• Binary Log Row Format.  Set --binlog-format=row. Group Replication relies on row-based replication format to propagate changes consistently among the servers in the group. It relies on row-based infrastructure to be able to extract the necessary information to detect conflicts among transactions that execute concurrently in different servers in the group. From MySQL 8.0.19, the REQUIRE_ROW_FORMAT setting is automatically added to Group Replication's channels to enforce the use of row-based replication when the transactions are applied. See Section 17.2.1, “Replication Formats” and Section 17.3.3, “Replication Privilege Checks”.

  • Binary Log Checksums Off (to MySQL 8.0.20).  Up to and including MySQL 8.0.20, set --binlog-checksum=NONE. In these releases, Group Replication cannot make use of checksums and does not support their presence in the binary log. From MySQL 8.0.21, Group Replication supports checksums, so group members may use the default setting.

  • Global Transaction Identifiers On.  Set gtid_mode=ON. Group Replication uses global transaction identifiers to track exactly which transactions have been committed on every server instance and thus be able to infer which servers have executed transactions that could conflict with already committed transactions elsewhere. In other words, explicit transaction identifiers are a fundamental part of the framework to be able to determine which transactions may conflict. See Section 17.1.3, “Replication with Global Transaction Identifiers”.

  • Replication Information Repositories.  Set master_info_repository=TABLE and relay_log_info_repository=TABLE. The replication applier needs to have the replication metadata written to the mysql.slave_master_info and mysql.slave_relay_log_info system tables. This ensures the Group Replication plugin has consistent recoverability and transactional management of the replication metadata. From MySQL 8.0.2, these options are set to TABLE by default, and from MySQL 8.0.3, the FILE setting is deprecated. See Section, “Replication Metadata Repositories”.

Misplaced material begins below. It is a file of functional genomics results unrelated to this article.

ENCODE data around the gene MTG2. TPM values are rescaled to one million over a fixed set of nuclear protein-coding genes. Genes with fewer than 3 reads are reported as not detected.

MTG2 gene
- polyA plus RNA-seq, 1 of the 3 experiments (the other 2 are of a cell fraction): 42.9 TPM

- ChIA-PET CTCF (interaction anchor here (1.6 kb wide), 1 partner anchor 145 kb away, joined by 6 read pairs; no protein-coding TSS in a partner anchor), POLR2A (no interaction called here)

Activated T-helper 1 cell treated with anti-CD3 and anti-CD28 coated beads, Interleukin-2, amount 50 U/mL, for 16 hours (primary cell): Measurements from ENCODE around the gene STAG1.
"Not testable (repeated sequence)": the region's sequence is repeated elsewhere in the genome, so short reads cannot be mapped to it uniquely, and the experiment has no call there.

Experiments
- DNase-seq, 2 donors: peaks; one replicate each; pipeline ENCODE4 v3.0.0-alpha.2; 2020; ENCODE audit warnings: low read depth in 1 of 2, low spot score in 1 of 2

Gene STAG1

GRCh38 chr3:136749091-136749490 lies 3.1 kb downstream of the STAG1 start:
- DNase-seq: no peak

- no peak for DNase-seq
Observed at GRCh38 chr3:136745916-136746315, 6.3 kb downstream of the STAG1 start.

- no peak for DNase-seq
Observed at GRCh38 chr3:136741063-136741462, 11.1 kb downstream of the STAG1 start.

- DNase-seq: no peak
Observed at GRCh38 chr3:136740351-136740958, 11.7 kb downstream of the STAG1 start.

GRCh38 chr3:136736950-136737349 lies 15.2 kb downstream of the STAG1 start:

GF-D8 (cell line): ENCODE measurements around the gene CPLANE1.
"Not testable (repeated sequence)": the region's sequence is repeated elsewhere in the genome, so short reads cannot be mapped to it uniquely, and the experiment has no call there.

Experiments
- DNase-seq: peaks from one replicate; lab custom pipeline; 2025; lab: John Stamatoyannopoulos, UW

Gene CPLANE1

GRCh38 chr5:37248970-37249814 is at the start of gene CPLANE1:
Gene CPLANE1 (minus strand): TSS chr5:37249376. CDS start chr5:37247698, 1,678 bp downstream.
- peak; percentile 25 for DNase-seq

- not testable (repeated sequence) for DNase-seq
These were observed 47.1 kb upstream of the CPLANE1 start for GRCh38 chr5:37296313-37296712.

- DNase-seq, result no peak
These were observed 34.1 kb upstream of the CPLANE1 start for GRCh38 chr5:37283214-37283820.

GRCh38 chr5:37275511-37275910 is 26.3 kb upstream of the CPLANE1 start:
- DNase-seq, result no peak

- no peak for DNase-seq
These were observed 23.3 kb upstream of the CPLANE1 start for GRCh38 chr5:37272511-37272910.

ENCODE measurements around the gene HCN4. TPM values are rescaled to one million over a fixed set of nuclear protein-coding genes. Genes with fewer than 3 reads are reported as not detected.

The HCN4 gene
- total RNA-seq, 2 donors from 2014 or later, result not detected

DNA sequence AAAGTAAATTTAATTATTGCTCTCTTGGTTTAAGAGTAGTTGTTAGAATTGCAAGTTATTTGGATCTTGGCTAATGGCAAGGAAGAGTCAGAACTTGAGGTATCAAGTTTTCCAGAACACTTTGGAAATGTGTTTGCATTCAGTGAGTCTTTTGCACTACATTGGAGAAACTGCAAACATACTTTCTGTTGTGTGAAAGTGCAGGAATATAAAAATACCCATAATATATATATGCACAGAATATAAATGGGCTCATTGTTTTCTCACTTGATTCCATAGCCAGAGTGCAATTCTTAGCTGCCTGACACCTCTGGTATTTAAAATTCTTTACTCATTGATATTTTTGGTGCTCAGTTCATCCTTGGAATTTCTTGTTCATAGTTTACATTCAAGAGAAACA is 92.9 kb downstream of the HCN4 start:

• Transaction Write Set Extraction.  Set --transaction-write-set-extraction=XXHASH64 so that while collecting rows to log them to the binary log, the server collects the write set as well. The write set is based on the primary keys of each row and is a simplified and compact view of a tag that uniquely identifies the row that was changed. This tag is then used for detecting conflicts. This option is enabled by default.

  • Binary Log Dependency Tracking.  Setting binlog_transaction_dependency_tracking=WRITESET_SESSION can improve performance for a group member, depending on the group's workload. Group Replication carries out its own parallelization after certification when applying transactions from the relay log, independently of the value set for binlog_transaction_dependency_tracking. However, the value of binlog_transaction_dependency_tracking does affect how transactions are written to the binary logs on Group Replication members. The dependency information in those logs is used to assist the process of state transfer from a donor's binary log for distributed recovery, which takes place whenever a member joins or rejoins the group.

  • Default Table Encryption.  Set --default-table-encryption to the same value on all group members. Default schema and tablespace encryption can be either enabled (ON) or disabled (OFF, the default) as long as the setting is the same on all members.

  • Lower Case Table Names.  Set --lower-case-table-names to the same value on all group members. A setting of 1 is correct for the use of the InnoDB storage engine, which is required for Group Replication. Note that this setting is not the default on all platforms.

  • Multithreaded Appliers.  Group Replication members can be configured as multithreaded replicas, enabling transactions to be applied in parallel. A nonzero value for slave_parallel_workers enables the multithreaded applier on the member, and up to 1024 parallel applier threads can be specified. Setting slave_preserve_commit_order=1 ensures that the final commit of parallel transactions is in the same order as the original transactions, as required for Group Replication, which relies on consistency mechanisms built around the guarantee that all participating members receive and apply committed transactions in the same order. Finally, the setting slave_parallel_type=LOGICAL_CLOCK, which specifies the policy used to decide which transactions are allowed to execute in parallel on the replica, is required with slave_preserve_commit_order=1. Setting slave_parallel_workers=0 disables parallel execution and gives the replica a single applier thread and no coordinator thread. With that setting, the slave_parallel_type and slave_preserve_commit_order options have no effect and are ignored.